So by introducing a waiting period, it might discourage hackers and give players more time to recover their account. However not everyone was thrilled by the waiting period, so much so that Valve has since posted on Steam the reason why they instituted the wait period, and one of the shocking reasons is because of how many Steam accounts are hijacked on a monthly basis.
According to Valve, it seems that every month they see an average of 77,000 Steam accounts hacked. “We see around 77,000 accounts hijacked and pillaged each month. These are not new or naïve users; these are professional CS:GO players, reddit contributors, item traders, etc. Users can be targeted randomly as part of a larger group or even individually.”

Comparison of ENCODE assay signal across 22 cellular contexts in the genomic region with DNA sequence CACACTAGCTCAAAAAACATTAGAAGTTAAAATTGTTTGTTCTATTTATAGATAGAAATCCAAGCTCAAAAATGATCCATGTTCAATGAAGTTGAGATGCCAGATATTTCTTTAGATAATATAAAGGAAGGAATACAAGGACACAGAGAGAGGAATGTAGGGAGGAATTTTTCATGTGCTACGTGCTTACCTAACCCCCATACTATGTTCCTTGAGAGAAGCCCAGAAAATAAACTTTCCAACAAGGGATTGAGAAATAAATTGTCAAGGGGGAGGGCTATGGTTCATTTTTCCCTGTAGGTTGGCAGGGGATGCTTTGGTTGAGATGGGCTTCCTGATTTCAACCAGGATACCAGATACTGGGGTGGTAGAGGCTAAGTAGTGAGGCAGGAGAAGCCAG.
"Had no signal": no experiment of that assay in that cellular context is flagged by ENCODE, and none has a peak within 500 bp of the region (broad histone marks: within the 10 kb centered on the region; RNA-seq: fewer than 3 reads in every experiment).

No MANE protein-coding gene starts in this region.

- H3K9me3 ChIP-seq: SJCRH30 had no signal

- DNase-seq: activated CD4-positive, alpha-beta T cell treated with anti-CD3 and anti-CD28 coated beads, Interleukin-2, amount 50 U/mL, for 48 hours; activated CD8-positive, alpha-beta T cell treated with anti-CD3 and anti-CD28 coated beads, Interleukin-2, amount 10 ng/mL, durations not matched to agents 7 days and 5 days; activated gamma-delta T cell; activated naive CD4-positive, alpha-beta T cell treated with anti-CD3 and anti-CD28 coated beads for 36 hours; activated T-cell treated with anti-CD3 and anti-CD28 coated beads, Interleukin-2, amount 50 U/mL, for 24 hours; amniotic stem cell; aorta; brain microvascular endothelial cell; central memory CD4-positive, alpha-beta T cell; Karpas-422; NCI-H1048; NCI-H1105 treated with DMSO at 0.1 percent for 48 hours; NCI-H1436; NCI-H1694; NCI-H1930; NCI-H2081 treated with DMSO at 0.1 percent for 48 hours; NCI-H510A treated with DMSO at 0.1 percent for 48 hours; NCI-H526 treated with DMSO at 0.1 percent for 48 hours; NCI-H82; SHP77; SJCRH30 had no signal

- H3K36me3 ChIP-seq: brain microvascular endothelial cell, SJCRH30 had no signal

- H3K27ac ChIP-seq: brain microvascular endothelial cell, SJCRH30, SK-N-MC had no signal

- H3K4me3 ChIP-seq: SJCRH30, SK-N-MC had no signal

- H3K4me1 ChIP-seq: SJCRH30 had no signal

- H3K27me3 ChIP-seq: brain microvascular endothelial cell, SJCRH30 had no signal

Granted there are methods like two-factor authentication, but at the same time Valve knows there are users out there who don’t really care about it. “So what if instead of trying to prevent hackers from being able to steal a Steam account that hasn’t enabled two-factor authentication, we tried removing their ability to profit from the theft. If hackers couldn’t move the stolen goods off the hacked account, then they couldn’t sell them for real money, and that would remove the primary incentive to steal the account.”
However at the end of the day, the onus is on you to protect your own account, and such methods like the waiting period is merely Valve trying to give you a hand.